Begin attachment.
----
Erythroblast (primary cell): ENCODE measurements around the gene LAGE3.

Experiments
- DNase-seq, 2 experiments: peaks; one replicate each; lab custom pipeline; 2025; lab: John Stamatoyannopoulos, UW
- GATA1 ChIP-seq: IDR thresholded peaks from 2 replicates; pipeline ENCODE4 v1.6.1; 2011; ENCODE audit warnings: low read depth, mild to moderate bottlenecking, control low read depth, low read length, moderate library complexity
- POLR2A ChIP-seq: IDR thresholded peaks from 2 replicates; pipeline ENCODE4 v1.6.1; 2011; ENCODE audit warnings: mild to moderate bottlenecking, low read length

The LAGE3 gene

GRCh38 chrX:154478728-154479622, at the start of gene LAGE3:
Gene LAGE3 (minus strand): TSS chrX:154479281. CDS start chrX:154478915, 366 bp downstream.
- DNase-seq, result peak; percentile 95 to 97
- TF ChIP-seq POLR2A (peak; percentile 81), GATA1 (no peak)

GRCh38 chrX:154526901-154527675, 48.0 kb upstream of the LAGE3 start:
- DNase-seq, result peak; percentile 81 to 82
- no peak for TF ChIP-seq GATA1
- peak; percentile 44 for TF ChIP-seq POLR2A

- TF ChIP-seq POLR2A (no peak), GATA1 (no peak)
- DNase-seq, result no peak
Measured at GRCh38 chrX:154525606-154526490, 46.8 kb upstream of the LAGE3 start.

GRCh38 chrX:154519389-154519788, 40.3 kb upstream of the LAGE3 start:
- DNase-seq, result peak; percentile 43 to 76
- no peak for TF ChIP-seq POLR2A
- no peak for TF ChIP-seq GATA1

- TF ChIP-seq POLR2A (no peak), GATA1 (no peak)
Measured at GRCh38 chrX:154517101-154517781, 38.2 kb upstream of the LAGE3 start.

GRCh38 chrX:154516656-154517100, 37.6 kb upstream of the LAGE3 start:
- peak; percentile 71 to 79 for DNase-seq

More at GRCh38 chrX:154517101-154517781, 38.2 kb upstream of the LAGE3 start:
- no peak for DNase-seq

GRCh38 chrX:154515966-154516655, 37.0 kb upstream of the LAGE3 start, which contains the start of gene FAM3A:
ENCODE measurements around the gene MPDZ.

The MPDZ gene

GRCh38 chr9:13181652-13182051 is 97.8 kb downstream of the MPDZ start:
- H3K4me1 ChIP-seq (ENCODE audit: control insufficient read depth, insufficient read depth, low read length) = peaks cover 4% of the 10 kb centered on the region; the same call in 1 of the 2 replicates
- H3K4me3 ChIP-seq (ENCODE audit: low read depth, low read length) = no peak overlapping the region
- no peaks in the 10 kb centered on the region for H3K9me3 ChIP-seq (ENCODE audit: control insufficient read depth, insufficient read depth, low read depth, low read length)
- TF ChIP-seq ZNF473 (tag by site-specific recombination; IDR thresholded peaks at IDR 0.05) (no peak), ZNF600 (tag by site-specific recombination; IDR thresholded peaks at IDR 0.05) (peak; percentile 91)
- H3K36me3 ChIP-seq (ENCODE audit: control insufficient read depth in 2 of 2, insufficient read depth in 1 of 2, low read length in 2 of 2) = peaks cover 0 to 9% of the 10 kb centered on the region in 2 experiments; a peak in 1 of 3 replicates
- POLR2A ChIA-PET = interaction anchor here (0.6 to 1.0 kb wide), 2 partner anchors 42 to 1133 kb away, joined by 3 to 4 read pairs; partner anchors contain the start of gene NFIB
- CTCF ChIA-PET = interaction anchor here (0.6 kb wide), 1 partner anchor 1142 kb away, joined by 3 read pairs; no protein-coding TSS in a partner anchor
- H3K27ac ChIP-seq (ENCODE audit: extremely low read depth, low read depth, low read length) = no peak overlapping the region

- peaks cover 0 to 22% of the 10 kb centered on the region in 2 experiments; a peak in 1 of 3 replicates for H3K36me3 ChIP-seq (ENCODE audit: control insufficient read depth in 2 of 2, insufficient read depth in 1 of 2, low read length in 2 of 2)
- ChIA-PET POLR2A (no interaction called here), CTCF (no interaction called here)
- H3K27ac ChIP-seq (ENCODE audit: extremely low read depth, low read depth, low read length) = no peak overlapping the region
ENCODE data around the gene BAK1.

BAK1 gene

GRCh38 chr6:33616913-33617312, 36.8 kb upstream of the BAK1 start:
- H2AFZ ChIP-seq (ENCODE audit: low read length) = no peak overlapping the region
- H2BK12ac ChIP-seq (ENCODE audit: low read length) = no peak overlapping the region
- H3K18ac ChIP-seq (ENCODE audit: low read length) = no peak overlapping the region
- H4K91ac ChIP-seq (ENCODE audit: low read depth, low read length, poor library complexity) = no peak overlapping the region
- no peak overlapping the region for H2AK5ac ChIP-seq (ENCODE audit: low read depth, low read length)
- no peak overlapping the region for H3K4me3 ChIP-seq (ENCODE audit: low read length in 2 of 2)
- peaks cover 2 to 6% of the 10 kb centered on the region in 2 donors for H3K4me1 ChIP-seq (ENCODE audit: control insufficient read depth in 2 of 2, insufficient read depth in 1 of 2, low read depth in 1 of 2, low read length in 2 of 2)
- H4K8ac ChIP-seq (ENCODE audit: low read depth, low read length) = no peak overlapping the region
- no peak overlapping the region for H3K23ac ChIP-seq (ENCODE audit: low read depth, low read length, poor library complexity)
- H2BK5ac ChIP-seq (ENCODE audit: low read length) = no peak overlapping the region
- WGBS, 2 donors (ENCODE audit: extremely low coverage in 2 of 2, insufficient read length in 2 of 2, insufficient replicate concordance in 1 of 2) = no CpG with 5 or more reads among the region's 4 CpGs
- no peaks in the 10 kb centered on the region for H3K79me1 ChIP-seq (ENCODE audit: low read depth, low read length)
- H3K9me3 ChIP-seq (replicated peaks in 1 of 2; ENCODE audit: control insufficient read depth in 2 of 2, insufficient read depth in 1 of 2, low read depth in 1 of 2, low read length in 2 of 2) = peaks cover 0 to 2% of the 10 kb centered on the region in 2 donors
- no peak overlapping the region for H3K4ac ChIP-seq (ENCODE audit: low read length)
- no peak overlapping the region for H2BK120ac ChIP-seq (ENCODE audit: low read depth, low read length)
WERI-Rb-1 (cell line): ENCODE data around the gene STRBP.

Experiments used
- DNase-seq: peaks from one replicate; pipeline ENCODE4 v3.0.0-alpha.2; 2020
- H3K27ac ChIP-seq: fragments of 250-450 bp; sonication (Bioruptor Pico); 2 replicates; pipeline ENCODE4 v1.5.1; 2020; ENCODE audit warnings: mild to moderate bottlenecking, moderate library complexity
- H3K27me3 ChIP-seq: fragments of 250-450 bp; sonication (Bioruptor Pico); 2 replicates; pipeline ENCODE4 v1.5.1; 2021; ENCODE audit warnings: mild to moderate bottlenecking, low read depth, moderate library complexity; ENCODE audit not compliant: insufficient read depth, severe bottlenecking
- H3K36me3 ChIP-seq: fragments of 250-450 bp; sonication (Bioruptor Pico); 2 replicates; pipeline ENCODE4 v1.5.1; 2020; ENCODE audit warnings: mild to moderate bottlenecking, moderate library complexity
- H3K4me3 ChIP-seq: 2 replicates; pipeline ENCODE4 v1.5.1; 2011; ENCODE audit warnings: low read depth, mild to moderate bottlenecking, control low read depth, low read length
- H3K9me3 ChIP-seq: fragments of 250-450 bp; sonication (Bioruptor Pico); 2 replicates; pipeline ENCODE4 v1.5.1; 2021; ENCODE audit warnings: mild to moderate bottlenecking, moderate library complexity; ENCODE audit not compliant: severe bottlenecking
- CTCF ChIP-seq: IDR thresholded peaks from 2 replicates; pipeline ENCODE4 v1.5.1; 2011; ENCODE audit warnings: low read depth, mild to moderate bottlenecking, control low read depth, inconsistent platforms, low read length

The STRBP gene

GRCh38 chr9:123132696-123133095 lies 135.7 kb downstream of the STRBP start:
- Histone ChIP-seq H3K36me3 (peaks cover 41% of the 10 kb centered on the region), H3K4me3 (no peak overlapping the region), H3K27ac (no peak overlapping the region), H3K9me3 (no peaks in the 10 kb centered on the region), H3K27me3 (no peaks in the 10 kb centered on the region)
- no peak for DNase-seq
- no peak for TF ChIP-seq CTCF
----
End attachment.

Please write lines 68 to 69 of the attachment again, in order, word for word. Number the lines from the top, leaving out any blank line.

- H3K9me3 ChIP-seq: fragments of 250-450 bp; sonication (Bioruptor Pico); 2 replicates; pipeline ENCODE4 v1.5.1; 2021; ENCODE audit warnings: mild to moderate bottlenecking, moderate library complexity; ENCODE audit not compliant: severe bottlenecking
- CTCF ChIP-seq: IDR thresholded peaks from 2 replicates; pipeline ENCODE4 v1.5.1; 2011; ENCODE audit warnings: low read depth, mild to moderate bottlenecking, control low read depth, inconsistent platforms, low read length